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Exclusive: Predictive Policing Startup Publishes Code Online, Seeks to Address Bias

CivicScape, now in the pilot test phase, thinks it can answer concerns about predictive policing.

CivicScape, an early stage startup, wants to fight crime. And it wants to show you exactly how it does it.

Brett Goldstein — whose work has included stints with the Chicago Police Department, Argonne National Laboratory and the tech company OpenTable — has been working on something akin to CivicScape for about seven years now. And with six city-based pilot projects underway, he is ready to launch the predictive policing company that he hopes will address the controversial aspects of the practice.

The company is one of the first investments of Ekistic Ventures, of which Goldstein is a managing partner. In fact, Ekistic is effectively serving as the creator of CivicScape — on top of traditional venture capital-style investments, Ekistic wants to launch at least one startup per year.

Predictive policing, or the use of data to identify crime “hot spots” and deploy officers accordingly, is controversial. Ezekiel Edwards, director of the Criminal Law Reform Project at the American Civil Liberties Union, said the problems with the practice are manifold.

“Broadly speaking," he said, "the quality of the data that police are using to make predictions raises significant concerns, [as does] the lack of transparency that the predictive policing programs seem to embrace, such that we don’t really know how they’re being used and how they’re constructed."

That is, if police are already biased — say, by searching black people for drugs more frequently than white people — then using the data from their work will likely amplify that bias. To a computer program designed to look for patterns in policing, it could look like police should search for drugs in black neighborhoods more often. Researchers, however, have found that black and white people use illegal drugs at about the same rate.

CivicScape wants to do things a little differently. First, it wants to identify which data is most biased and then either remove that data from consideration or adjust for its bias. Second, it wants to use machine learning algorithms to constantly check for bias. Third, it wants to publish its algorithms online for researchers and the general public to see.

Or, rather, it has already published its algorithms online. They’re on GitHub.

“We don’t want to say, ‘Trust us, and we’re going to build an algorithm behind closed doors,’” said Anne Milgram, former New Jersey attorney general and chair of CivicScape’s board of directors.

The company makes no attempt to claim that it’s eliminated bias. Rather, its documents and representatives talk a lot about how to find bias where it exists and minimize its influence on outcomes. Then, by making its work public, it’s hoping that researchers will find ways to improve the tool over time.

CivicScape also approached ACLU and other civil rights organizations while building the tool to get feedback about their predictive policing concerns and address them. Edwards said he thinks the company’s transparency is a good move, and that other predictive policing schemes should follow suit.

“From my understanding, CivicScape is putting a premium on transparency,” he said. “They are doing something that no other major developer of predictive policing has done yet to my knowledge, which is to make the method, the algorithm [and] the weighting system transparent.”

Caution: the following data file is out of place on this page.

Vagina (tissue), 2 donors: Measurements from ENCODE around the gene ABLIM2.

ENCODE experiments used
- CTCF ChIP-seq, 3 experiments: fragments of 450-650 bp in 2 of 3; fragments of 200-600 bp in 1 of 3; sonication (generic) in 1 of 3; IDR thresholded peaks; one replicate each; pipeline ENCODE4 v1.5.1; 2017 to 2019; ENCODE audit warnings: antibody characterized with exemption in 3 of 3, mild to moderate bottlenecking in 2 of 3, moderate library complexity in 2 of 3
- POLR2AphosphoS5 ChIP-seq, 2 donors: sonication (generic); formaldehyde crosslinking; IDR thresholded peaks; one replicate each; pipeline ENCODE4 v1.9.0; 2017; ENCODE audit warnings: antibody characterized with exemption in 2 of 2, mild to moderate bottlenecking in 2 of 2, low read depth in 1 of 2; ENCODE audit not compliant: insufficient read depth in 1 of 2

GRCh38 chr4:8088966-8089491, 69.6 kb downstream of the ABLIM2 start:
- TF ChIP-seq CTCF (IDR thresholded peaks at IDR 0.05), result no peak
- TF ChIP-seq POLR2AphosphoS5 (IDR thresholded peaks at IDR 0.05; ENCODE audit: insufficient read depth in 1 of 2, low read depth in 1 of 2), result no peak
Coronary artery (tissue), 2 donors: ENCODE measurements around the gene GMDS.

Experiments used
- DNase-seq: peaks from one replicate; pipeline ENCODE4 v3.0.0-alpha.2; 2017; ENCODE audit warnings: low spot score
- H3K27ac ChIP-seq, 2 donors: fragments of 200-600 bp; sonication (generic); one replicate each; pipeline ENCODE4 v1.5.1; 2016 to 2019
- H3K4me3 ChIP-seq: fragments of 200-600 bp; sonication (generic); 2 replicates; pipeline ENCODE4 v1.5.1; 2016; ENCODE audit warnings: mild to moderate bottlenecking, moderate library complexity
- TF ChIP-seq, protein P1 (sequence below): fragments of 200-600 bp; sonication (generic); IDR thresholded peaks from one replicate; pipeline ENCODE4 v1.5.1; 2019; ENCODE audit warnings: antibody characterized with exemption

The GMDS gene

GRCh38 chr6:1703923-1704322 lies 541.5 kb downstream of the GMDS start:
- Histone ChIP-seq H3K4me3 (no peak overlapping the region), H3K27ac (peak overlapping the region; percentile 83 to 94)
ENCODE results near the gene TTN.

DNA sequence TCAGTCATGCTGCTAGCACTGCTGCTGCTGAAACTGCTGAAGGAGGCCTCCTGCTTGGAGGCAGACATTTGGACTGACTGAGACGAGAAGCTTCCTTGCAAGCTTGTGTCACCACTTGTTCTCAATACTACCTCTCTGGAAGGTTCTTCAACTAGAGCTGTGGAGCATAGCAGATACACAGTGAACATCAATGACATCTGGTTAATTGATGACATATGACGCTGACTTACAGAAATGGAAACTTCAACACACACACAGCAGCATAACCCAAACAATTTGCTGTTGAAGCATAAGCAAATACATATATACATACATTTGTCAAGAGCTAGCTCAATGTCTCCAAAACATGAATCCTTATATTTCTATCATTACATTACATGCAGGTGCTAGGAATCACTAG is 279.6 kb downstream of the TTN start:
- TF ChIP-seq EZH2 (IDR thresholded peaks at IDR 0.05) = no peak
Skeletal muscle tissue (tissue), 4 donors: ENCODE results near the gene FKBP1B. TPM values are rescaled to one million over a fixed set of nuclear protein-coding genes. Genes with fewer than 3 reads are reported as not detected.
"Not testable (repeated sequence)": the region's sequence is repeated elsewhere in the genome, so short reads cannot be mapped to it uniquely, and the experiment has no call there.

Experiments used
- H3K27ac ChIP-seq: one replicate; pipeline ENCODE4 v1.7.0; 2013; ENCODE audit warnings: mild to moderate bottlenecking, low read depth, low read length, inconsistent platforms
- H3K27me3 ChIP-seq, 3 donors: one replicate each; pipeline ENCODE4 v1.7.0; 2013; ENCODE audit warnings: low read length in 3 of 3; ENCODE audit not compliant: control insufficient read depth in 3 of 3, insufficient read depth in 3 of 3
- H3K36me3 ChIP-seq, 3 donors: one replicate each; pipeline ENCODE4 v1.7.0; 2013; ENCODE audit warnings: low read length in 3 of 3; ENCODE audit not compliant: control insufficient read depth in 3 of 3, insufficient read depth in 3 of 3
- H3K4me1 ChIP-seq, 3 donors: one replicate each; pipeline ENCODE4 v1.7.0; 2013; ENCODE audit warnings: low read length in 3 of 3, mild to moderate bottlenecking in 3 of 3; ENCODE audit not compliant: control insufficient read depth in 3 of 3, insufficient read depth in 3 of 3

According to Milgram and Goldstein, CivicScape has been able to achieve high accuracy rates while generating hot spot maps that take new data into account in real time. The tool puts its police-specific data alongside external data like weather patterns and 311 reports in order to create its location-specific risk scores. Many data-based policing tools run on three-year averages. According to Milgram, that doesn’t reflect the shifting nature of crime risk.

“Having the ability to do it within three blocks and one hour is game changing when you think about protecting residents of a community,” she said, adding that the 311 inputs are also valuable because they create avenues for the police department to work better with other local government agencies.

“[It enables] the ability of the chief to say, ‘We know you can’t fix all 20,000 broken lights tomorrow, but can you fix these 200 … because there’s a lot of community concern around them?’” Milgram said.

Though Edwards doesn’t have a firm number on how many of the roughly 18,000 police departments in the U.S. are using predictive policing, he thinks the practice is becoming more common.

“Most major police departments I think are either using or seeking to use some form of predictive policing," he said, "and it would be a matter of time and access and development for most smaller departments to do the same."

Though Edwards applauds CivicScape’s transparency, he’s not sure the company has solved all of predictive policing’s problems just yet — particularly, the bias problem.

“It seems they’re aware of that concern, and similar to their openness on transparency, I think they’re open to ideas and suggestions on how to generate a fairer tool, but I’m not convinced that their tool will be necessarily more equitable than other tools before it,” he said. “That remains to be seen.”

Goldstein said he expects to publicly announce which cities CivicScape is working with in a matter of weeks.

Ben Miller is the associate editor of data and business for Government Technology. His reporting experience includes breaking news, business, community features and technical subjects. He holds a Bachelor’s degree in journalism from the Reynolds School of Journalism at the University of Nevada, Reno, and lives in Sacramento, Calif.